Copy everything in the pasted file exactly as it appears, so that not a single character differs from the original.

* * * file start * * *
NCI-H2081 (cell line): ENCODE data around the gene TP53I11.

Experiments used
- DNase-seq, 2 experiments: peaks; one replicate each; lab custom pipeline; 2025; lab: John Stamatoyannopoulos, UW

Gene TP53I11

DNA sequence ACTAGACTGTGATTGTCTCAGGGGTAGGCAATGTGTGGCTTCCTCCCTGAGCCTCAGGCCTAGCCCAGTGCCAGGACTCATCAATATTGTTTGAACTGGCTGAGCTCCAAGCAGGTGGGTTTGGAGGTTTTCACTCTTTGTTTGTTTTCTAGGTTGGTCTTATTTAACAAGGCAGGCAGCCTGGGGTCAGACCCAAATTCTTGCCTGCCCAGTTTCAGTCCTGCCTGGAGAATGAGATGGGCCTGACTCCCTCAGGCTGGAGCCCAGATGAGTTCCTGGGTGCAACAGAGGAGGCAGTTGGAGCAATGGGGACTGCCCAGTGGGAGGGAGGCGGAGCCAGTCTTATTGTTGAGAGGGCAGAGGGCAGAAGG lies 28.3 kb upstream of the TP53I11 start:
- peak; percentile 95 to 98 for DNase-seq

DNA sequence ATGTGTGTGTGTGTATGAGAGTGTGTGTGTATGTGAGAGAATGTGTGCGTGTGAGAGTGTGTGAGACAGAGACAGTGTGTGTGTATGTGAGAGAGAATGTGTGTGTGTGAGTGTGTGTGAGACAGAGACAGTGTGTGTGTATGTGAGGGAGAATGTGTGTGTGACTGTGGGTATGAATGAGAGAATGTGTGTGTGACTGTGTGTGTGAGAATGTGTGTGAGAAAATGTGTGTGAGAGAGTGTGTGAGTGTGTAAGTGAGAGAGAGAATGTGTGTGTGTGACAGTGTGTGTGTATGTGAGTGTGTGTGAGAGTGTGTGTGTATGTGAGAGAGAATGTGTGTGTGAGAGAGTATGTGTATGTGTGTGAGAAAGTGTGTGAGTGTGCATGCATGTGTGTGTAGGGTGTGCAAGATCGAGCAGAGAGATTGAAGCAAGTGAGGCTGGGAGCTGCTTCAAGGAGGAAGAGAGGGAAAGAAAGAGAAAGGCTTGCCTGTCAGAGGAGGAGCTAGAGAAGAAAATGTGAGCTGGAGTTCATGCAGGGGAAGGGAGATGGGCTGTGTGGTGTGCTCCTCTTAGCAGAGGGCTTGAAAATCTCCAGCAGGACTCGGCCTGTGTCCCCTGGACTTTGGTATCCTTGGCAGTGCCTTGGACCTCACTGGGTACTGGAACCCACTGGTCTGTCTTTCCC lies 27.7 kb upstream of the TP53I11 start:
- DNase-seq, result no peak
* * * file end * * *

NCI-H2081 (cell line): ENCODE data around the gene TP53I11.

Experiments used
- DNase-seq, 2 experiments: peaks; one replicate each; lab custom pipeline; 2025; lab: John Stamatoyannopoulos, UW

Gene TP53I11

DNA sequence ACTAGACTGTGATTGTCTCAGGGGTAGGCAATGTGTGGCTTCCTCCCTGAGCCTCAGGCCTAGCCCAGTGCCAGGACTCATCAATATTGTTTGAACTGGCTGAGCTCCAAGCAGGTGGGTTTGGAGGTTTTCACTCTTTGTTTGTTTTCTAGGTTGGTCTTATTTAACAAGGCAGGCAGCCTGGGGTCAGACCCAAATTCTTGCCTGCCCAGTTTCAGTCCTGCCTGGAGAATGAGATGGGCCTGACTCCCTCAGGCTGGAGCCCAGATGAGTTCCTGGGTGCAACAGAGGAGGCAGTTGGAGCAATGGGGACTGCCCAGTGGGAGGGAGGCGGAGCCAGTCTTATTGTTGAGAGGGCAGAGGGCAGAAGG lies 28.3 kb upstream of the TP53I11 start:
- peak; percentile 95 to 98 for DNase-seq

DNA sequence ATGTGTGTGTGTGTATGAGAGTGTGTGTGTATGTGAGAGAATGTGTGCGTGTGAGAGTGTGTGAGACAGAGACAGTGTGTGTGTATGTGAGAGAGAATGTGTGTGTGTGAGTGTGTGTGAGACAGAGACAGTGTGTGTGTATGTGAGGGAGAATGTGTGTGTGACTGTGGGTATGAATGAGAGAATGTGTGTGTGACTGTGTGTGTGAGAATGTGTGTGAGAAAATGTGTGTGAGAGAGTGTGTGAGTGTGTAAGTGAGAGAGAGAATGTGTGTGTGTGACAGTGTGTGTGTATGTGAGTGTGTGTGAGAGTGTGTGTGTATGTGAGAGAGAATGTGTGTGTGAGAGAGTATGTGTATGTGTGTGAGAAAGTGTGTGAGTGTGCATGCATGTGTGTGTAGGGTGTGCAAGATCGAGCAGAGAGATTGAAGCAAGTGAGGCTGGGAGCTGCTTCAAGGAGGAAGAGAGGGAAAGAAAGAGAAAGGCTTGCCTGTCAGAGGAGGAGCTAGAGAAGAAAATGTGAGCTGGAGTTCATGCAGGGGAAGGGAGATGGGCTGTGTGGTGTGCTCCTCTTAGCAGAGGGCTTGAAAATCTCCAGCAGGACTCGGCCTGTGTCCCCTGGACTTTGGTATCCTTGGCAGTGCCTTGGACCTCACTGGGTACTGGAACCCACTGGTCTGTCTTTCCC lies 27.7 kb upstream of the TP53I11 start:
- DNase-seq, result no peak